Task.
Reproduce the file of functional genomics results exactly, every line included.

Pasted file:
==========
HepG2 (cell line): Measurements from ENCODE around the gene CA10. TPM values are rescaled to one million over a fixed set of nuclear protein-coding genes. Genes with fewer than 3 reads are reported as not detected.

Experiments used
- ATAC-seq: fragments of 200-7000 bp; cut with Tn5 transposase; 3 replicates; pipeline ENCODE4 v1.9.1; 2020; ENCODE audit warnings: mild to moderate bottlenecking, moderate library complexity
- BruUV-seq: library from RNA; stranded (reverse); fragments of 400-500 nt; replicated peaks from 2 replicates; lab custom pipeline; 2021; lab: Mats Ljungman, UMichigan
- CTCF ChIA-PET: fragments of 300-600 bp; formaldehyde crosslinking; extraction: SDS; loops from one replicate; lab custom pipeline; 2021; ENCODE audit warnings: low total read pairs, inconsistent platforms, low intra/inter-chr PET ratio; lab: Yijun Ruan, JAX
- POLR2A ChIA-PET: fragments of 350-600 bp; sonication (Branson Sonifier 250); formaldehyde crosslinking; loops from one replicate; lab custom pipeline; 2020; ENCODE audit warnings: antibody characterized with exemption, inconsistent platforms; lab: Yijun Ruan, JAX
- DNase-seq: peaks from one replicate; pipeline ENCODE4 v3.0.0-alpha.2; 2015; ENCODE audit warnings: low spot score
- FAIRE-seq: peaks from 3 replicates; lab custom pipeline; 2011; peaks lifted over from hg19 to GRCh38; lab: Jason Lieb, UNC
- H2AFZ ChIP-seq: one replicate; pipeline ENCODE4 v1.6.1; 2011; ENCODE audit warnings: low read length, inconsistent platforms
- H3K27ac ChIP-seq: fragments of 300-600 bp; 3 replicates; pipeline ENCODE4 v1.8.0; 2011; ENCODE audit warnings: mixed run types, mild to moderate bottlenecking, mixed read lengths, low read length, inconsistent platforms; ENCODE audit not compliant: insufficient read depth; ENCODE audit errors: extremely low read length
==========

HepG2 (cell line): Measurements from ENCODE around the gene CA10. TPM values are rescaled to one million over a fixed set of nuclear protein-coding genes. Genes with fewer than 3 reads are reported as not detected.

Experiments used
- ATAC-seq: fragments of 200-7000 bp; cut with Tn5 transposase; 3 replicates; pipeline ENCODE4 v1.9.1; 2020; ENCODE audit warnings: mild to moderate bottlenecking, moderate library complexity
- BruUV-seq: library from RNA; stranded (reverse); fragments of 400-500 nt; replicated peaks from 2 replicates; lab custom pipeline; 2021; lab: Mats Ljungman, UMichigan
- CTCF ChIA-PET: fragments of 300-600 bp; formaldehyde crosslinking; extraction: SDS; loops from one replicate; lab custom pipeline; 2021; ENCODE audit warnings: low total read pairs, inconsistent platforms, low intra/inter-chr PET ratio; lab: Yijun Ruan, JAX
- POLR2A ChIA-PET: fragments of 350-600 bp; sonication (Branson Sonifier 250); formaldehyde crosslinking; loops from one replicate; lab custom pipeline; 2020; ENCODE audit warnings: antibody characterized with exemption, inconsistent platforms; lab: Yijun Ruan, JAX
- DNase-seq: peaks from one replicate; pipeline ENCODE4 v3.0.0-alpha.2; 2015; ENCODE audit warnings: low spot score
- FAIRE-seq: peaks from 3 replicates; lab custom pipeline; 2011; peaks lifted over from hg19 to GRCh38; lab: Jason Lieb, UNC
- H2AFZ ChIP-seq: one replicate; pipeline ENCODE4 v1.6.1; 2011; ENCODE audit warnings: low read length, inconsistent platforms
- H3K27ac ChIP-seq: fragments of 300-600 bp; 3 replicates; pipeline ENCODE4 v1.8.0; 2011; ENCODE audit warnings: mixed run types, mild to moderate bottlenecking, mixed read lengths, low read length, inconsistent platforms; ENCODE audit not compliant: insufficient read depth; ENCODE audit errors: extremely low read length